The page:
Micromobility has a growing presence in cities everywhere, from large urban centres to university campuses. We looked closer into the cities that had kick scooter sharing operations to determine whether there were any similarities to how operators decided which city to launch in. While we did not find strong similarities between cities to draw conclusions, what this research did confirm was that cities and operators need to work closer together to offer new mobility services in a way that truly benefits the people.
With kick scooters appearing in more and more cities, many people are now aware of what this new form of mobility has to offer. The fact that kick scooter sharing has eclipsed over 84 million rides is astounding. While user acceptance appears to be high, we asked ourselves – how well have cities accepted kick scooter sharing?
This is how the Micromobility Readiness Score was created. Looking at all the kick scooter sharing operators in North America, we evaluated cities on factors such as infrastructure, urban density, seasonality, city characteristics, and population. Each city is unique, but we wanted to classify cities with a range of variables that would determine how micromobility is received in a city. These factors were built into the overall score under the larger categories of marketing importance, location potential, ease of operation, and ease of adoption to determine the city’s readiness for micromobility.
With launches slowing down, we asked ourselves: are there any patterns to the types of cities that had this micromobility service? Are there any similarities to the cities the second-movers decided to launch in, versus the first-movers?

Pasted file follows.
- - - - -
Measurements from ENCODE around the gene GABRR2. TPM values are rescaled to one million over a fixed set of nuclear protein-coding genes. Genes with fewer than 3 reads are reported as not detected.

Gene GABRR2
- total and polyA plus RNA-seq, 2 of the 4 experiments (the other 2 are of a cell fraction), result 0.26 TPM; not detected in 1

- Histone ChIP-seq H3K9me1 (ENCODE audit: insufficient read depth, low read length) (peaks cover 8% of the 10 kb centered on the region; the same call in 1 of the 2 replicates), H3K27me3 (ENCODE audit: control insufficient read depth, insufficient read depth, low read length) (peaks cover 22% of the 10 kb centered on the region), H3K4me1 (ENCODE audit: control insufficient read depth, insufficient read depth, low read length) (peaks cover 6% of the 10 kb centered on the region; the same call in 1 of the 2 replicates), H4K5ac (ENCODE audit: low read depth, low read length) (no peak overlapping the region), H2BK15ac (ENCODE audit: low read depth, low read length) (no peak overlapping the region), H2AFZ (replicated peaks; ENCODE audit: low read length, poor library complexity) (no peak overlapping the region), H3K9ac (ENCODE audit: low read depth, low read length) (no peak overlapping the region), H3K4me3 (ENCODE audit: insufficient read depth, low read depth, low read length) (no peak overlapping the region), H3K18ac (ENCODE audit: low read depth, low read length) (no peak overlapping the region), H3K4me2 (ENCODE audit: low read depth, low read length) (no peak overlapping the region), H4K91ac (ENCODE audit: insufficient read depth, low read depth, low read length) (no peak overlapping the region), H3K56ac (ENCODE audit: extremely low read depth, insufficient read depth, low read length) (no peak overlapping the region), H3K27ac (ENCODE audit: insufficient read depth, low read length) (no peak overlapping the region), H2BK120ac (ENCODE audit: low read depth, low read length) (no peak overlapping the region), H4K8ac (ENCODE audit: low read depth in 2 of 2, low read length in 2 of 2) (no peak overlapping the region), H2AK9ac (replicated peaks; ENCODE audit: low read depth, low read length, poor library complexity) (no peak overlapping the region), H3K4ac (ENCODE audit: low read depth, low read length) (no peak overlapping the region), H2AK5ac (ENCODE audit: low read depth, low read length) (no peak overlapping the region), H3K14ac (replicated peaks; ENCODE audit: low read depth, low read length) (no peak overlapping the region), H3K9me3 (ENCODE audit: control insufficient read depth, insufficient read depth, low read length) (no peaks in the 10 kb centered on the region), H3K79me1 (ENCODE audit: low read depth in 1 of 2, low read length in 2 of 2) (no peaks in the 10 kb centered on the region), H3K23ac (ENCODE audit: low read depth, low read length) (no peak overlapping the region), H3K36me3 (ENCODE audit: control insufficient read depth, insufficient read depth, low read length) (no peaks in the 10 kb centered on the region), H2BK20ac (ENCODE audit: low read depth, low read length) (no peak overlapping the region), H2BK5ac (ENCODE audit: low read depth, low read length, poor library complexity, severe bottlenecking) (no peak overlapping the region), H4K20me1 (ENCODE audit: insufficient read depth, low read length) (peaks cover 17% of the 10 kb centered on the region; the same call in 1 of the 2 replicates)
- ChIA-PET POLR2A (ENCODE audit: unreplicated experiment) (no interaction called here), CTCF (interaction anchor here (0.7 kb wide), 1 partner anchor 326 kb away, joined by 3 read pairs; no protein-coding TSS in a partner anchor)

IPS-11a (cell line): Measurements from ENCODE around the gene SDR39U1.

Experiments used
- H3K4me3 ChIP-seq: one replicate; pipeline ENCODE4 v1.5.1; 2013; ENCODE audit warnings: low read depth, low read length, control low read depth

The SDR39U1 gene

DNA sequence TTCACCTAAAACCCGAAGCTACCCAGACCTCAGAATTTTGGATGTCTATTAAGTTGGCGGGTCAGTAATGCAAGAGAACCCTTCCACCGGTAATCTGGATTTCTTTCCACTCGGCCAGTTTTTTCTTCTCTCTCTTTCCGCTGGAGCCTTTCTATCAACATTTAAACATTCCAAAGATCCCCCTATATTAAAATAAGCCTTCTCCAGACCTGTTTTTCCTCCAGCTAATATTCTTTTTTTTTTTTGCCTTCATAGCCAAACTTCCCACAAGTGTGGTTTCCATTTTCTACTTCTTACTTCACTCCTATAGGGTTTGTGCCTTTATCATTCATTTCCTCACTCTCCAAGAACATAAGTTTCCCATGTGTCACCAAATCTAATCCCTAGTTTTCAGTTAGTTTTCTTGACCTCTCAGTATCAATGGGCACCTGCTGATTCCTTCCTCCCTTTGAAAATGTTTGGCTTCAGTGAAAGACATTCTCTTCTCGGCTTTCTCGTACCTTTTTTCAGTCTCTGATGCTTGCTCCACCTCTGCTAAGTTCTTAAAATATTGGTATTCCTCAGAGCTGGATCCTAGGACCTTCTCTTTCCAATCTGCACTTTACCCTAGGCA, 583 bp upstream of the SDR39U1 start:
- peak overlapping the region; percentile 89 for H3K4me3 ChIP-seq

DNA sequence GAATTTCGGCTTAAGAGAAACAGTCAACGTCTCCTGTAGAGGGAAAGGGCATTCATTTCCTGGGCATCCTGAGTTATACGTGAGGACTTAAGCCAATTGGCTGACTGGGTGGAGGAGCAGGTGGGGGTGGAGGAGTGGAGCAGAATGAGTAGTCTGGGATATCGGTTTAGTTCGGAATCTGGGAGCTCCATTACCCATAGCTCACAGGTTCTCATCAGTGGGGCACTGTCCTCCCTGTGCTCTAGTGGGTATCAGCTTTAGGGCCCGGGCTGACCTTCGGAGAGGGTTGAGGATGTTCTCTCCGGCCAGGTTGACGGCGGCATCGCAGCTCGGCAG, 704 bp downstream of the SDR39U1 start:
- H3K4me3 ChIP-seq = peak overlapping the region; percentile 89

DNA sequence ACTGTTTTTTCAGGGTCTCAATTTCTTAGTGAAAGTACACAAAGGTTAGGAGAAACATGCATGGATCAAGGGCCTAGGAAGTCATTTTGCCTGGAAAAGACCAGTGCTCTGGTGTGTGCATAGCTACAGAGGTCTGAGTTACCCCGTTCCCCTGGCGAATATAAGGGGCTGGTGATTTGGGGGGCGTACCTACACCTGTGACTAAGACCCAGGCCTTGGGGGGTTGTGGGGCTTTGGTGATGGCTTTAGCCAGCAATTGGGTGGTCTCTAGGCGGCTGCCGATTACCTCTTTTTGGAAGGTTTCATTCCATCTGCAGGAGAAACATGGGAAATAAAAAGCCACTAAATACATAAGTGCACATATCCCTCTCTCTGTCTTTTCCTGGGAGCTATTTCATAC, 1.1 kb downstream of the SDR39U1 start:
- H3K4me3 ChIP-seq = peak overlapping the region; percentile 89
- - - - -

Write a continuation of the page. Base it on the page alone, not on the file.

As we started filling out scores for the 68 cities evaluated, we began to realize there was no discernible pattern between the cities being launched in by operators. The cities that had the greatest number of scooters did not have the highest score, and cities with minimal seasonality did not always welcome kick scooter operations.
As of June 2019, San Antonio had the greatest number of scooters at 13,700, followed by San Diego with 10,500, Los Angeles with 9,500, then Atlanta with 9,100. Surprisingly, San Antonio only had a score of 4.9 out of 10, whereas Los Angeles ranked the highest with a score of 9.0.
Top 10 cities with the highest Micromobility Readiness Score (from highest to lowest): Los Angeles, CA; San Francisco, CA; New York City, NY; Washington DC, San Jose, CA; Austin, TX; Atlanta, GA; Phoenix, AZ; Boston, MA; Mexico City, Mexico
Bottom 10 cities with the lowest Micromobility Readiness Score (from lowest to highest): Asheville, NC; Fredericksburg, VA; Riviera Maya, Mexico; Tucson, AZ; Peoria, IL; Monterrey, Mexico; Lansing, MI; Little Rock, AR; Queretaro, Mexico
Understanding the Cities
Looking at all the cities that had kick scooter operations, the average Micromobility Readiness Score was 4.4, with the median score being 4.2. One obvious reason for this low score is that American cities are built for automobiles, not for micro forms of transportation. Legislation comes into play as well, as most cities were not equipped to regulate these motorized light electric vehicles.